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‘The Gentlemen’ is a problematic blast

| Wednesday, February 19, 2020

Theresa Tulsiak

Guy Ritchie has my number. Based purely on the strength of his first two features — the now decades-old “Lock, Stock and Two Smoking Barrels” and “Snatch” — I have seen every one of his subsequent movies, even as they’ve proven to be examples of increasingly diminished returns. The criminally underappreciated “Man From U.N.C.L.E” 2015 reboot aside, Ritchie’s forays into franchise filmmaking have been roundly disappointing, whether it’s his tepid take on Sherlock Holmes or the nightmare fuel that was last year’s “Aladdin” remake. Picture my cautious anticipation, then, for “The Gentlemen,” Ritchie’s return to the scuzzy crime capers that kickstarted his career. Armed with a much higher budget than his first two features could have dreamed of and a truly impressive cast, “The Gentlemen” is, for better and worse, a return to form for Ritchie.

“The Gentlemen” revolves around Matthew McConaughey’s Mickey Pearson, an American expat who has become the U.K.’s number one marijuana mogul — and whose impending retirement inspires a pair of up-and-comers to gun for his throne. The treatment of those two characters, Henry Golding’s brash Dry Eyes and Jeremy Strong’s simpering Matthew, manifests the film’s ugliest tendencies. Each character is defined by a single stereotype that is played for cheap laughs, whether it’s the former’s East Asian heritage or the closeted homosexuality of the latter. It’s one thing for a single character to make a racist crack at Dry Eyes’ expense — it’s quite another for the entire cast to participate in it. By the time somebody refers to him as “Chinese, Pekingese, get-on-your-knees,” it’s exhausting at best and offensive to the point of distraction at worst. The same dynamic goes for Strong’s character, whose lisping, effeminate shtick hamstrings the most talented actor in the entire cast.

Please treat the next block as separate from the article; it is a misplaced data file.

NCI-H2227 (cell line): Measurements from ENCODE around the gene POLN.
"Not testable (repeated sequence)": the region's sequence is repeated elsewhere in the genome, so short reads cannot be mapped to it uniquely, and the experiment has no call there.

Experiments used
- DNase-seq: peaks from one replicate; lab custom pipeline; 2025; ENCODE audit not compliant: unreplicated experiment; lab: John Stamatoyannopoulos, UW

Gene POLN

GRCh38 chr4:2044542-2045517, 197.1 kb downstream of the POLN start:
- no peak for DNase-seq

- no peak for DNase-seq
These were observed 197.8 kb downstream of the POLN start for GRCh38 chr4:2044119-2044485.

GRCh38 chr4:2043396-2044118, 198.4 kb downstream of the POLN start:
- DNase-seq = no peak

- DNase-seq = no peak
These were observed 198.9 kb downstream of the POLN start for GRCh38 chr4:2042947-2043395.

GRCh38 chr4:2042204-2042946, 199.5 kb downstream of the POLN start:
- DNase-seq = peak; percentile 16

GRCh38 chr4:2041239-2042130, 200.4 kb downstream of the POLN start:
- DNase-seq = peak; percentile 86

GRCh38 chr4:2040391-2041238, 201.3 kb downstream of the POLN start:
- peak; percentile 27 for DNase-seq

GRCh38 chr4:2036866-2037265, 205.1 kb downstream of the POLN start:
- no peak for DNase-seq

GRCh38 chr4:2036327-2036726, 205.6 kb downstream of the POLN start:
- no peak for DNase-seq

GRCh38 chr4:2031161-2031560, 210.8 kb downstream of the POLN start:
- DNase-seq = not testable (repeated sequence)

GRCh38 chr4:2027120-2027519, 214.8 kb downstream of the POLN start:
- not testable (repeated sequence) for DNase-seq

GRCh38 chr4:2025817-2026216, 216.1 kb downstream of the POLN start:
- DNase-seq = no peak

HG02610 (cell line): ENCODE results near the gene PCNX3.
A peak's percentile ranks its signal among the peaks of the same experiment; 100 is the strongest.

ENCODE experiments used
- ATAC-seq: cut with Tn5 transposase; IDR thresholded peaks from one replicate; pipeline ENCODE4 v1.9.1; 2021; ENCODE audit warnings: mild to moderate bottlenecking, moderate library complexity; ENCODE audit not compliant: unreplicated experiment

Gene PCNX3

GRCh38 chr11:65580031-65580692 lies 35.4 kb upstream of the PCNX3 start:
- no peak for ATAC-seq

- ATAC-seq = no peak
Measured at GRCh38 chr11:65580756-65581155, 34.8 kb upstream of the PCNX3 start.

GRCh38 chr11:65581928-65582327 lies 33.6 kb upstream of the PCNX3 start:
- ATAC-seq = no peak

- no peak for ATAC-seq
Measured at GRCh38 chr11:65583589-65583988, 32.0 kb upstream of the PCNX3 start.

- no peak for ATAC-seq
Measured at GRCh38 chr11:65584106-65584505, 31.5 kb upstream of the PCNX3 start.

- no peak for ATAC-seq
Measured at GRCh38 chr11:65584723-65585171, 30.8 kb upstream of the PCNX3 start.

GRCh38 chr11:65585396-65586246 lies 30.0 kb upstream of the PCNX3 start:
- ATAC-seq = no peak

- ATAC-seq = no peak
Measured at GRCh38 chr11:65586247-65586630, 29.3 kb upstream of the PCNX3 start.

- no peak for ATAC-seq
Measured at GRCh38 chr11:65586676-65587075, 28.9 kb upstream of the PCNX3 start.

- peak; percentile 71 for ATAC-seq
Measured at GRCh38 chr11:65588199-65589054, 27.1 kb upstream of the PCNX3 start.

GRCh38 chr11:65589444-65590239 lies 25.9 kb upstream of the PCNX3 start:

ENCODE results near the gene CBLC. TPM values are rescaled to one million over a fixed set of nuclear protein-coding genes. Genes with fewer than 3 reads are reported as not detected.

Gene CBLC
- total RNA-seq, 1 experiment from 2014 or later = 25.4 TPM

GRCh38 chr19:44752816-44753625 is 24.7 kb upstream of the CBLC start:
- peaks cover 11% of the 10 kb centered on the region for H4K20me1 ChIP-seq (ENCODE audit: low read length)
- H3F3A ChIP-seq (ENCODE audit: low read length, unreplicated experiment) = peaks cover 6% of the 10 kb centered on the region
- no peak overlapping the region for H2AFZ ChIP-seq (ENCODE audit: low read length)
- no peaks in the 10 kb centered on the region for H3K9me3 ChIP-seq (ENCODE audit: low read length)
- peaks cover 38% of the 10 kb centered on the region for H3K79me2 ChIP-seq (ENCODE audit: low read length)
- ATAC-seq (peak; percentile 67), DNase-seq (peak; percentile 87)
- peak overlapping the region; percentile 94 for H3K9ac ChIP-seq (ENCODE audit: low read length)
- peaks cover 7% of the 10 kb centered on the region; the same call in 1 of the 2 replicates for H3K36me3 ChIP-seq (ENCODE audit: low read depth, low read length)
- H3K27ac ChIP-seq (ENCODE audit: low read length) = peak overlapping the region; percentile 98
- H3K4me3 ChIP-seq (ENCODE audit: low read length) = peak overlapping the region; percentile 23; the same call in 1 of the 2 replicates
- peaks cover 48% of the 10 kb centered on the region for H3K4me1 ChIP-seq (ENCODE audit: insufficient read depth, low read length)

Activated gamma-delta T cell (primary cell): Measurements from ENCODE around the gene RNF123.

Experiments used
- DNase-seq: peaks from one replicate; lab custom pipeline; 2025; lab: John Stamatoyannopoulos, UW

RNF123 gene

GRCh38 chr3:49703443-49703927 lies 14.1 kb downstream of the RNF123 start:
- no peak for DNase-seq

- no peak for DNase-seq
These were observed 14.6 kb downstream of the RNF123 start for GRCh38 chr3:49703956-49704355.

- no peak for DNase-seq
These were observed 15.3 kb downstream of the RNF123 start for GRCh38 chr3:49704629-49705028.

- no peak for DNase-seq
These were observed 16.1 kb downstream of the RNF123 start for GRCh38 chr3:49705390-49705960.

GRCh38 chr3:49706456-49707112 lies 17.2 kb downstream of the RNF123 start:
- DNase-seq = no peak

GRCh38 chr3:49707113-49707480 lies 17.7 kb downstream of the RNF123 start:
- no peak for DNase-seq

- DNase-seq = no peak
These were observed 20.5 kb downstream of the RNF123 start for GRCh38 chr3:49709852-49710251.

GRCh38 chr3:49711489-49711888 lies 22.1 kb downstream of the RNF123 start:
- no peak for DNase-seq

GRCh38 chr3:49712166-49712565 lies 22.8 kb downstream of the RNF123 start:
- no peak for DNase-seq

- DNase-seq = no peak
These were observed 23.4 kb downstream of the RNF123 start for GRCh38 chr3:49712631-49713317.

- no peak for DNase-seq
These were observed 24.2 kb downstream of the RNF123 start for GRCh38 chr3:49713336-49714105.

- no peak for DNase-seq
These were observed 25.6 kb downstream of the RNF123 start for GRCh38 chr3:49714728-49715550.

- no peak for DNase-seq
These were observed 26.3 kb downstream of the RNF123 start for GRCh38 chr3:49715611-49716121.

The other characters fare much better. Aside from a sleepwalking McConaughey, each actor gets his or her own time to chew through the scenery and Ritchie’s hard-bitten dialogue alike. As a general rule, the more comic training an actor has, the better he or she fares in Ritchie’s films; Colin Farrell and Hugh Grant, both first-timers for a Ritchie production, immediately take to the auteur’s unique patter. Grant, in particular, is the best part of the film. His sleazy, libidinous tabloid reporter serves as both the framing device of the movie and as a mouthpiece for Ritchie’s more controversial opinions (most egregiously, that Coppola’s “The Conversation” is overrated). In his handful of scenes as a youth boxing coach dragged into a drug war, Farrell flexes the comedic muscles he showed off in “In Bruges” and gets the movie’s biggest laughs.

Where those actors can wrap their tongues around Ritchie’s verbose dialogue, McConaughey’s performance conveys a Lincoln commercial level of pretension. It’s a shame, then, that he and Golding waste some of Ritchie’s best lines. “When a gorilla has more silver than back, it’s best for him to move on before he gets moved on” is a Raymond Chandler-level piece of crime-movie dialogue; when it comes out of Golding’s mouth, though, it lands with a thud.

Ritchie still knows how to create action sequences that snap with visual and aural inventiveness: a chase scene soundtracked by a children’s choir cover of Old Dirty Bastard’s “Shimmy Shimmy Ya” recalls the best of “Lock, Stock” and “Snatch.” Ritchie’s old trademarks — good and bad alike — pervade “The Gentlemen.” For every thrilling scene punctuated with orotund ripostes, there’s an exchange that would’ve been out of place even when Ritchie first arrived on the auteur scene. Ritchie’s return to the film style that made him famous is a mixed bag; rather than match the anarchic highs of his first two films, “The Gentlemen” will merely drive fans to rewatch those movies. Worst of all, the dialogue on which this film lives and dies may have given Ritchie a petard to be hoisted with: at this point, this gorilla probably has more silver than back.

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